Feeling Tired All the Time

When your body doesn’t produce insulin (which converts glucose to energy), your body’s glucose does not become cells and your body reacts to being tired since it’s lacking energy thus making you feel weak or tired.

Your Hands, Legs or Feet are Feeling Numb

When there is too much glucose in the blood and it slowly starts to damage your nervous system and cause nerve damage, this can lead to neuropathy and a symptom is numbness from the hands, legs or feet.

Body Taking Longer to Heal Cuts and Wounds

Another sign of diabetes is you notice that your body is not healing as quickly as it should. This is a sign that your body may have a high blood sugar level and there is little to no insulin to convert the blood sugar to glucose (energy).
Other Symptoms

Other symptoms of type 1 diabetes include:

  1. irritability,
  2. itching
  3. blurry vision

Of course, if you are having one of these symptoms, it does not mean you have diabetes but if you have a family with a long history of diabetes or you notice that you have one or more of the signs of having diabetes, it’s very important to meet with your physician immediately.

Symptoms of type 1 juvenile diabetes includes extreme hunger, extreme thirst, frequent urination, drowsiness or being lethargic, changes in vision, sores that heal slowly, having dry or itchy skin, losing feeling in the feet or having tingling I the feet, rapid weight loss and a sweet or wine-like odor in the breath and difficulties breathing.

If you feel that you have these symptoms, it is important to visit a physician and have a blood test to show if you have diabetes. If you do, you will need to take insulin for the rest of your live.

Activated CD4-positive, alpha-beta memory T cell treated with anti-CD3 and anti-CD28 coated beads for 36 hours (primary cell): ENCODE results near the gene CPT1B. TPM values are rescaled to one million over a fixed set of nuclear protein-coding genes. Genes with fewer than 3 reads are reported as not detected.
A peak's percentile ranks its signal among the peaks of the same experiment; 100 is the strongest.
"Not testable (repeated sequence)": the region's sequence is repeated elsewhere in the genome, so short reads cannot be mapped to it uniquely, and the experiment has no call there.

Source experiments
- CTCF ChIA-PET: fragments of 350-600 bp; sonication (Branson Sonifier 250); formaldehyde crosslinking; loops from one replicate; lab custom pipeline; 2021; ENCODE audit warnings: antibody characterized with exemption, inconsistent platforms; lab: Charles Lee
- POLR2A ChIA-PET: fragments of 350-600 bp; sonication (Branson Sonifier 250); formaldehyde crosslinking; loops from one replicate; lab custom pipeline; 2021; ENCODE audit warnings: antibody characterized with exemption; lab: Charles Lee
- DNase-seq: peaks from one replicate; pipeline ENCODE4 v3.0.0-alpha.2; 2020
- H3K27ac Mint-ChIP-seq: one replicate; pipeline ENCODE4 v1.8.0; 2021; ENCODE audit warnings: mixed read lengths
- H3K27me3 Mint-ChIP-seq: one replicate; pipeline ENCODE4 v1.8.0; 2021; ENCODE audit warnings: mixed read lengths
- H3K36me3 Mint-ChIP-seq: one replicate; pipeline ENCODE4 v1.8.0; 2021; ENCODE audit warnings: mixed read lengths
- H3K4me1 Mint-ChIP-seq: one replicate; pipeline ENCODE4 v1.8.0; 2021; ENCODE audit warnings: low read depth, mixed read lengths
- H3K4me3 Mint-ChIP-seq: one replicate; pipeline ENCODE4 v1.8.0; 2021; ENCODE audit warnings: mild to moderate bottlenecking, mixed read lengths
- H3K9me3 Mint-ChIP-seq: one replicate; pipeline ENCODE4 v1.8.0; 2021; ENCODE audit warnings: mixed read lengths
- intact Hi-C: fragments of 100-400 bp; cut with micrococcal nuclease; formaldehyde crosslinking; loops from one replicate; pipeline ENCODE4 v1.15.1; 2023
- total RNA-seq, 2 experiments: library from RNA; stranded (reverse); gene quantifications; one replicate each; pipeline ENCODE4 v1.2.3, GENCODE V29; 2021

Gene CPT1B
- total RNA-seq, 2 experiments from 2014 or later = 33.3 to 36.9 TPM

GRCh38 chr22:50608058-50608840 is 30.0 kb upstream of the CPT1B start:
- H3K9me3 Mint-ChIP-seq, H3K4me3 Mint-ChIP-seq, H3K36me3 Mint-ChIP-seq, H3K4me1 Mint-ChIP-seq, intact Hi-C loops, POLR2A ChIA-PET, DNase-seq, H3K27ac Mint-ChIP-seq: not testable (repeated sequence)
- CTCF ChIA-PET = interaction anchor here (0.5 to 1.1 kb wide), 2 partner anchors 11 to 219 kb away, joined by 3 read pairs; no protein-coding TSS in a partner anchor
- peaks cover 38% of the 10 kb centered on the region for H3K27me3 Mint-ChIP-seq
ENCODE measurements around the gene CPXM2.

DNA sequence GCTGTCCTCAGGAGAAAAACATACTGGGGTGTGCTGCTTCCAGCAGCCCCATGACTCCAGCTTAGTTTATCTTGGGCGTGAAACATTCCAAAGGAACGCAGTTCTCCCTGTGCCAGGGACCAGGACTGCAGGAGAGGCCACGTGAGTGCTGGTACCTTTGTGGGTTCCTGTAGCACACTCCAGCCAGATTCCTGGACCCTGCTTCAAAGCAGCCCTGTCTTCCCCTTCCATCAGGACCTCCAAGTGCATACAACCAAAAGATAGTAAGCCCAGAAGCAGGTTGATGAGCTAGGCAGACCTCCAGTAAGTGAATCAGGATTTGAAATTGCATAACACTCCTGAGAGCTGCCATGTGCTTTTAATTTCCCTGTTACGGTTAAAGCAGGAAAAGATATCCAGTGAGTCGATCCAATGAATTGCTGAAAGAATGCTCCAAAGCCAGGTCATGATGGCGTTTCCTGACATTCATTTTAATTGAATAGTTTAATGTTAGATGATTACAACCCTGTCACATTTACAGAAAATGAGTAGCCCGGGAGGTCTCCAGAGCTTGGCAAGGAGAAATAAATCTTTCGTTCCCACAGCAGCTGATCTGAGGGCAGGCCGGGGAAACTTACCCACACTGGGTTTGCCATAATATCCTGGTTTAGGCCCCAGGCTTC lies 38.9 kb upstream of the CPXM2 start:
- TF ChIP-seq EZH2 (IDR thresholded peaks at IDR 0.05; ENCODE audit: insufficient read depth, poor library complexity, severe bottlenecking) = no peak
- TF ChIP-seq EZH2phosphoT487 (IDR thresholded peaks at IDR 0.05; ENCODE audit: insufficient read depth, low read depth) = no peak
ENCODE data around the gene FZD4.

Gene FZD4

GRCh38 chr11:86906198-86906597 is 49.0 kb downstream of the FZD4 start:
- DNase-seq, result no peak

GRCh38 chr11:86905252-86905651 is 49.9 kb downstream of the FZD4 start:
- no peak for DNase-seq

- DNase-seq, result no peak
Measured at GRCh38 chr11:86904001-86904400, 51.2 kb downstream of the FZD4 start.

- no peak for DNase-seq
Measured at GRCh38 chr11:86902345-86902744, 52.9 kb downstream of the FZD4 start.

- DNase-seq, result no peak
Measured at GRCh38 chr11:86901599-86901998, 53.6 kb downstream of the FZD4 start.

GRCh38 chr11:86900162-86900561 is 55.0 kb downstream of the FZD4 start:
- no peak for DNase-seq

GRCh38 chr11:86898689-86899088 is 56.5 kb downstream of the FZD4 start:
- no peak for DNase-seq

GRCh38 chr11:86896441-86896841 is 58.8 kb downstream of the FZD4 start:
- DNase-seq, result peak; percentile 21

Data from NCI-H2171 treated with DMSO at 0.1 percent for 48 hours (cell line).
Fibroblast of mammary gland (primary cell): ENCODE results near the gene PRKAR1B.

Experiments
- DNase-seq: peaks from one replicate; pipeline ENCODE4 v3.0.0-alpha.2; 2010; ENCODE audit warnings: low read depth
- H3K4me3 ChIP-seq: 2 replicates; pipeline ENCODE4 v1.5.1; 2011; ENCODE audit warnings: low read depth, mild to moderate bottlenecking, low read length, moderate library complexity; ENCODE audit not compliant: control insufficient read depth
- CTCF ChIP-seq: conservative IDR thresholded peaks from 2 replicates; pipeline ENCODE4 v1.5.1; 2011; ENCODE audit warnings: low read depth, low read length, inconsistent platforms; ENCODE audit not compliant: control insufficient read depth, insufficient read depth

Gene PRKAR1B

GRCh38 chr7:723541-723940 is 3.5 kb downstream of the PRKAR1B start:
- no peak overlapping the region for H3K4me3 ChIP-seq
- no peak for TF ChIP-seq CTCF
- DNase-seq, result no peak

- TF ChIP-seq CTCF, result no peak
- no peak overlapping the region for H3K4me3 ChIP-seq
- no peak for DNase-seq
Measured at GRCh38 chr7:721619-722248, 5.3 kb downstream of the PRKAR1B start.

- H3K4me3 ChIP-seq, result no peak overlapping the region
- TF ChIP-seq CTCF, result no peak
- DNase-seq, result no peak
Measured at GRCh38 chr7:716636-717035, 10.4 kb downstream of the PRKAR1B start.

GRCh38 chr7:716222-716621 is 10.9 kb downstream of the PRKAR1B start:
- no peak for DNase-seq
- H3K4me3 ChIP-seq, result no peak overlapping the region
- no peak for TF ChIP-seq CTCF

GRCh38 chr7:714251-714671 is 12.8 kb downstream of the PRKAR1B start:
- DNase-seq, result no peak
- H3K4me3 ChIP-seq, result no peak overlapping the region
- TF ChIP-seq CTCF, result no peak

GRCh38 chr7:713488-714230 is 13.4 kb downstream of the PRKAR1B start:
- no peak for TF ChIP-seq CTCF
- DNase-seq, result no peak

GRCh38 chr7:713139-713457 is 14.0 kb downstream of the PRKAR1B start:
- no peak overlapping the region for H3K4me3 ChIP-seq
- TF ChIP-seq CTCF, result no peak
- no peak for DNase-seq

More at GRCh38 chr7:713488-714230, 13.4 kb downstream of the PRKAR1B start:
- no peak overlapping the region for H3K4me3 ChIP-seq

Complication of type 1 diabetes

Complications from type 1 diabetes include heart disease (due to poor circulation), kidney disease (diabetes can damage the kidneys and prevent kidneys to filter waste in the body), eye complications (and even blindness), gum disease (due to bacteria in the mouth), neuropathy and nerve damage, foot complications (which can be due to nerve damage in the feet), skin complications, gastroparesis and depression.
Dealing with Type 1 Diabetes

Many children have learned to deal with their diabetes. Because it is life threatening, it is important for children to receive the education early to deal with diabetes and learn to manage it.

It requires constant attention and multiple injections, multiple blood tests and knowing that insulin does not cure juvenile diabetes. Insulin is what helps them stay alive.

But it doesn’t mean that you can’t live a productive life. Many people with type 1 diabetes have learned to try and managed it to the best of their ability.

But it all starts with being diagnosed and if you have symptoms of type 1 diabetes, it is very important to get checked by your physician immediately and get treatment and also know that insulin must be taken not just for that day but for the rest of your life.

Blood sugar levels chart

Blood sugar levels chart for diabetics

If you are measuring your blood sugar often than you will need a blood sugar levels chart. Blood sugar levels chart is very handy when you need to evaluate your results, immediately after the measurements. To obtain an accurate blood sugar levels chart you must consult with your personal doctor. Every country uses slightly different values and what might be considered normal in Canada will not be considered in Germany (this is just an example).

How to use a blood sugar levels chart?

The use is simple. You need to take your measurement and write the number on a piece of paper. After that you pick this same number and evaluate it versus a blood sugar levels chart. If the numbers are above a certain amount this might represent a high blood sugar level. If your number is below a certain threshold, your might be experiencing low blood sugar levels. In any case if you are unsure of what the numbers should be please talk to your personal doctor.

blood sugar levels chart

blood sugar levels chart

On above image you can see which levels are considered normal, low and high for most of the people. Here’s a story of a patient who utilized a blood sugar levels chart properly.

Due to my feet being exceptionally sore, I decided I should check my blood sugars. After all, dinner this evening had been pizza and I was about due the other half of my insulin…and this was the result: